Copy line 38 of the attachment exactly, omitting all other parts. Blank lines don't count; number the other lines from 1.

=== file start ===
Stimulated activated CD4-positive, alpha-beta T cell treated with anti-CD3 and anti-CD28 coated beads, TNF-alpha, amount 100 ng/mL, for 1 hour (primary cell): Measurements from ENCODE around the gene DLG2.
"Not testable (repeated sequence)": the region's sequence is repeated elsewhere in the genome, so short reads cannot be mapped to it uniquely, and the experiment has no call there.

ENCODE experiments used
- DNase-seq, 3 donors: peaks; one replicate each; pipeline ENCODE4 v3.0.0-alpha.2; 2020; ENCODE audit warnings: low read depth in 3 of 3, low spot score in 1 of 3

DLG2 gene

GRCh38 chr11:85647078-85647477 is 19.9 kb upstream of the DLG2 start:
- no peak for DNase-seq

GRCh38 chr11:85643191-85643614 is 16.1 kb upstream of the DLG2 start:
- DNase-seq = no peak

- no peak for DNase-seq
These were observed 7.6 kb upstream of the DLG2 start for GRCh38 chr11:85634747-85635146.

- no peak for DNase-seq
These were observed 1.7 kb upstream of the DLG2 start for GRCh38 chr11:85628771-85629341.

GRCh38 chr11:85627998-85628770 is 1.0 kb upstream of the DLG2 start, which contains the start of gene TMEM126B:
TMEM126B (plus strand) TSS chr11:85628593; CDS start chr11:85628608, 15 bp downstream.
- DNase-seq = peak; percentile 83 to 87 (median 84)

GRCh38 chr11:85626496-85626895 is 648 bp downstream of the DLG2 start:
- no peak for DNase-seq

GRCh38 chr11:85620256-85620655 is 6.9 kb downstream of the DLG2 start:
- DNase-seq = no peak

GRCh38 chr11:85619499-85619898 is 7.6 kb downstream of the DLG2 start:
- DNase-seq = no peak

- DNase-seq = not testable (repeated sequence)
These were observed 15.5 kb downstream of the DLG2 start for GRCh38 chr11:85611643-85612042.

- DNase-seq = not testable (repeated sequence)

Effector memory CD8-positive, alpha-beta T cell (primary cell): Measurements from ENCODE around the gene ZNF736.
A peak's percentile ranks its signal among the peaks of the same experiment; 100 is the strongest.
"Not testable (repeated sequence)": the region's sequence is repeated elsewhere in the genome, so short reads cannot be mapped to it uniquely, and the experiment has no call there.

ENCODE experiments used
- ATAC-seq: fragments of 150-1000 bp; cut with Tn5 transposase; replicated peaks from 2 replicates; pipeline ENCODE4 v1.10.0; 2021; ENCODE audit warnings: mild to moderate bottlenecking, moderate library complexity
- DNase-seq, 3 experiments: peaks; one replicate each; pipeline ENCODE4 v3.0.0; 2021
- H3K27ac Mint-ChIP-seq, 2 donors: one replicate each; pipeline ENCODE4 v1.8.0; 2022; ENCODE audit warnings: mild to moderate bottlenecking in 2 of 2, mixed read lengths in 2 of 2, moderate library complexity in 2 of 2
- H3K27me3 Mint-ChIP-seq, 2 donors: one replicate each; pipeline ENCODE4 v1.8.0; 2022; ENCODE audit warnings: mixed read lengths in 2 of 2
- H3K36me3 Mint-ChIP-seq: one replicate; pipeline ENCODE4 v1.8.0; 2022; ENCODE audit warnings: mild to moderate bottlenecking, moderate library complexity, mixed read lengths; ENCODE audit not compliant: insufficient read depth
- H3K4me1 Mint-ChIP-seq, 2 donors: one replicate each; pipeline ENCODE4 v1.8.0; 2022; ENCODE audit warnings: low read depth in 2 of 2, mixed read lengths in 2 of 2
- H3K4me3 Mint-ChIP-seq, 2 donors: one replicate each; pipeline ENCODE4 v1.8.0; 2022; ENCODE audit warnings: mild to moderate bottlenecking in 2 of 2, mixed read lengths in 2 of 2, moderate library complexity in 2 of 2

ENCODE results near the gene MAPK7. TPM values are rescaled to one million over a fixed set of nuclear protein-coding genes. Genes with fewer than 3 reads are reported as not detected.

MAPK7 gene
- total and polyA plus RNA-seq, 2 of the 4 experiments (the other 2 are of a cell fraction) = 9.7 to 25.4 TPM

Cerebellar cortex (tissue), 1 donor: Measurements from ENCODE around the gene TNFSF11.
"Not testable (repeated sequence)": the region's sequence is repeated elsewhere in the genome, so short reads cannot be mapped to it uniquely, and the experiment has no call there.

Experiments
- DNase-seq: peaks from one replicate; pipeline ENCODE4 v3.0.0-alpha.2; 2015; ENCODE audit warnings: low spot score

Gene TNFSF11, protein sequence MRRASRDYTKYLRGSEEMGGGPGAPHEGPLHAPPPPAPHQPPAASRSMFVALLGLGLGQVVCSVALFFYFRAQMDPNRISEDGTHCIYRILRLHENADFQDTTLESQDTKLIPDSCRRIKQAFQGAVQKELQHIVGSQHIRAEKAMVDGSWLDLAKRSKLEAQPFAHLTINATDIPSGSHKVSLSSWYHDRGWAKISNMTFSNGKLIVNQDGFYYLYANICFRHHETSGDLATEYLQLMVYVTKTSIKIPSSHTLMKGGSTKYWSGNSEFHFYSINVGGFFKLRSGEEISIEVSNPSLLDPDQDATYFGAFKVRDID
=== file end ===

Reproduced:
MAPK7 gene